Southern.California.corporate.entertainment.venues.jpgSouthern California corporate entertainment venues

I lost a gig earlier this month. Actually, “lost” is a bit extreme, since I never actually booked it – “lost out on” might be a more appropriate description. A prospective client called me up, and was seeking to throw a party intended for entertaining employees in Los Angeles. She loved our Website (which we’ve just recently spruced up! Do you like it?), and was really excited to learn we are now offering our team trivia for corporate groups in Southern California (read more here). But soon after sending in a proposal, I was told the unfortunate news: they would not be proceeding with TrivWorks.

The reason? Nothing to do with our offerings: it wasn’t too expensive, they weren’t opting for another corporate entertainment activity, the date didn’t conflict with anybody’s scheduled. No, it was something much more fundamental than that: they didn’t want to have to go anywhere.

This is something that I’ve run into many a time in fifteen years as a professional event planner and producer, particularly with respect to office entertainment events. I suspect now that I’ve relocated to Long Beach, CA to expand our offerings to the West Coast, I’m going to be running into this even more. Venue is perhaps the biggest decision an office party planner can make, one with repercussions which resonate down to every other aspect of the function. Frankly, having your gig offsite can be a big pain in the rear: the hassle of identifying and scoping out potential sites, the additional expense, and simply getting people there, it all adds up. Believe me, I get it.

I firmly believe that with a little effort and creativity, most any staid office can be transformed into a proper party setting. That said, not every event can be held onsite – and let’s be honest, not many people would choose to do it that way, if it can be avoided. Here are five useful tips for identifying and choosing a great venue for corporate entertainment in Southern California:

  • 1. Know Your Audience – Before you do a single thing towards getting the site selected, you MUST ask yourself: who are these people I’m planning an event for? What are their likes & dislikes? Are they younger, older, or a mix? Are they mostly commuters who live nearby, or are they all in town for a meeting or convention? Having a fully and complete understanding of exactly who will be there is crucial for determining your location, because they’re the ones participating! The goal is to give them a great experience, so keep them in mind from the outset of your preparations.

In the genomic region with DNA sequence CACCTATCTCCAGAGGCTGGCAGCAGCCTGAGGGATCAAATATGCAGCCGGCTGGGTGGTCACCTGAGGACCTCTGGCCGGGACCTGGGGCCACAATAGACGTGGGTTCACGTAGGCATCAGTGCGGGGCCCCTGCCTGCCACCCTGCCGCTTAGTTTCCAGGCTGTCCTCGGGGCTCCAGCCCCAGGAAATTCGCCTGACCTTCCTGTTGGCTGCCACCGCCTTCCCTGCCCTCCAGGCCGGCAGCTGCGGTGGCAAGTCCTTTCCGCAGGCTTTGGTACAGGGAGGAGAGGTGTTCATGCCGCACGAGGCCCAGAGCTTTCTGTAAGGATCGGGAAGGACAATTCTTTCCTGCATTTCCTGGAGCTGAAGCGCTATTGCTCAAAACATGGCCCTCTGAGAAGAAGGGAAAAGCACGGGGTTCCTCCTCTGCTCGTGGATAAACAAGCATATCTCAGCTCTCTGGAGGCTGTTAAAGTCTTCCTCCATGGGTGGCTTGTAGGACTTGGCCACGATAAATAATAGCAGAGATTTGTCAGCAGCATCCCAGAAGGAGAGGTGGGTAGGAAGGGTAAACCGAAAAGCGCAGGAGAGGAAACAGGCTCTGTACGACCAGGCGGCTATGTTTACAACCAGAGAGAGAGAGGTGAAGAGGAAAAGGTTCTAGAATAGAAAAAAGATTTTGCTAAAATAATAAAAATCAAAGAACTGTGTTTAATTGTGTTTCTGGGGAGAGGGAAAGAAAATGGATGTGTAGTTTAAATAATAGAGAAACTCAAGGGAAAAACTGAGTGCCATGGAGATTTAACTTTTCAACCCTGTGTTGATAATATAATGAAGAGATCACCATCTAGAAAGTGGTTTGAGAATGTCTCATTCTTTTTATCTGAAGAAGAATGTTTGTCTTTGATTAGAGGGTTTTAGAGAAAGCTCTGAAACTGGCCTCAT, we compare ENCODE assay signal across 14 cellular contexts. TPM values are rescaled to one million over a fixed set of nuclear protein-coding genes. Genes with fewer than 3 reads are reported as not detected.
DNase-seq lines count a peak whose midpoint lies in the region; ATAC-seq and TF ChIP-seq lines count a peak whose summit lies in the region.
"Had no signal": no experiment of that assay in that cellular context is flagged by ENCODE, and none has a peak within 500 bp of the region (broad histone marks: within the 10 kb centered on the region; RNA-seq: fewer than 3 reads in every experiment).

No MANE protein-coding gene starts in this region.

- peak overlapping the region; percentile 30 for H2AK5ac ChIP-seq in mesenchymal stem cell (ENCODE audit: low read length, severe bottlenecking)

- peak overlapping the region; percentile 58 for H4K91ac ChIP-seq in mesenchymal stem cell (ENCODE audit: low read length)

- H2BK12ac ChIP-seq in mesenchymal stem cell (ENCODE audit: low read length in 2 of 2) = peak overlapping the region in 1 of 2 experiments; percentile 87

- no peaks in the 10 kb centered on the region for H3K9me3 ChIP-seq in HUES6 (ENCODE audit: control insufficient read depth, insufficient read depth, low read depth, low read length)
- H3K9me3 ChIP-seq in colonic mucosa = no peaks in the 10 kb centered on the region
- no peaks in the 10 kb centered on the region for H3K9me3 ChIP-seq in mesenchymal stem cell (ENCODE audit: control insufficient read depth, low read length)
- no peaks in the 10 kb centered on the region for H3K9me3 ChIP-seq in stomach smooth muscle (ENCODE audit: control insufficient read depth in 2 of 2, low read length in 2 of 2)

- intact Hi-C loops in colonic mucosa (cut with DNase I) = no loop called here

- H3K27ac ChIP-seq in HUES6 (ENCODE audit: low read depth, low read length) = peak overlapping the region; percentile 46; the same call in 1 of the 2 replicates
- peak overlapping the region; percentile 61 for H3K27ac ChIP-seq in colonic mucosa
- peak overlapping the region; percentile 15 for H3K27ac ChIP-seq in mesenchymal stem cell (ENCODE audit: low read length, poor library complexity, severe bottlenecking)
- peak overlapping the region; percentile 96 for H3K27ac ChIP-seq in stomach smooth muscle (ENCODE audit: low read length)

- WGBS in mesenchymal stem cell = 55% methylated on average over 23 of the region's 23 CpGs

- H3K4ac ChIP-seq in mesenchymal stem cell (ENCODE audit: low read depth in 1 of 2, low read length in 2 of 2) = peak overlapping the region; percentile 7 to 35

• 2. Know Your Activity – It is tremendously valuable to know what your group will be doing, before you do it. Not every place is the same, and some have strengths and weaknesses which will impact whatever it is your audience will be engaged in. Does whatever you’ll be doing require a stage? How about microphones, overhead projectors, or other built-in AV requirements? Does the space have fixed seating, or is it a multipurpose area with different configurations available? Do you need access to the outdoors? Once you book the place, that’s it – so if you can answer the question, “what will be doing” BEFOREHAND, you will be in a far better position to host a successful function.
  • 3. Keep It Close – I’d mentioned that I recently lost out on a gig because the client didn’t want to travel anywhere, and that’s fine. However, if you ARE going to book an offsite space to host your party, I’d strongly recommend keeping it as close to the office or meeting area as possible. There are several practical reasons for this, most notably that people may be worn from a long day of work, sessions or travel, and do not necessarily not want to spend a lot of time in a vehicle. By hosting the event offsite and asking people to go there – even if you’ll be providing the transportation – you instantly increase your attrition rate, and will inevitably lose some people. You can mitigate this by choosing a place as close to where your participants are originating as possible.
  • 4. Get an Accurate Headcount Beforehand – Another important tip: know how many folks you are expecting. Oftentimes this is a given: we are a department of X, so we need a space that can hold X. But as you probably know, it’s not always that simple. People get added, back out, decide last minute to attend, and a whole other host of possibilities. The one disaster scenario (which I’ve unfortunately seen – and trust me, it IS a disaster) is having more people than the venue is prepared to receive, or even safely accommodate. Nobody wins in this case: the attendees are cramped and miserable, the people working the site are mad, and it all reflects poorly on you, the planner. The opposite is also the case, though to a lesser degree: a space that’s entirely too big for the group. No one enjoys feeling like they’re in a big, empty space, especially when it’s a party. It’s just awkward.
  • 5. Be Flexible – I’ve been doing this for a long time, and know that despite the greatest intentions and most ardent planning, not everything is going to go perfectly. Also, you’re never going to please everybody, including yourself! To this end, be as open and accommodating as possible when looking at your venue options. The best place may actually NOT be your first choice, believe it or not!

There are no guarantees when it comes to corporate party planning. Especially when you’re taking a risk on a new space or activity, you never know how it’s going to go, or how well it will be received by attendees. However, you can take the above steps at the outset to maximize the odds of success. Chances are, if you’ve selected a venue which is at the bare minimum appropriate to your group and activity, can safely and comfortably accommodate all of your attendees, and isn’t a schlep, you’ll have a group of very happy people!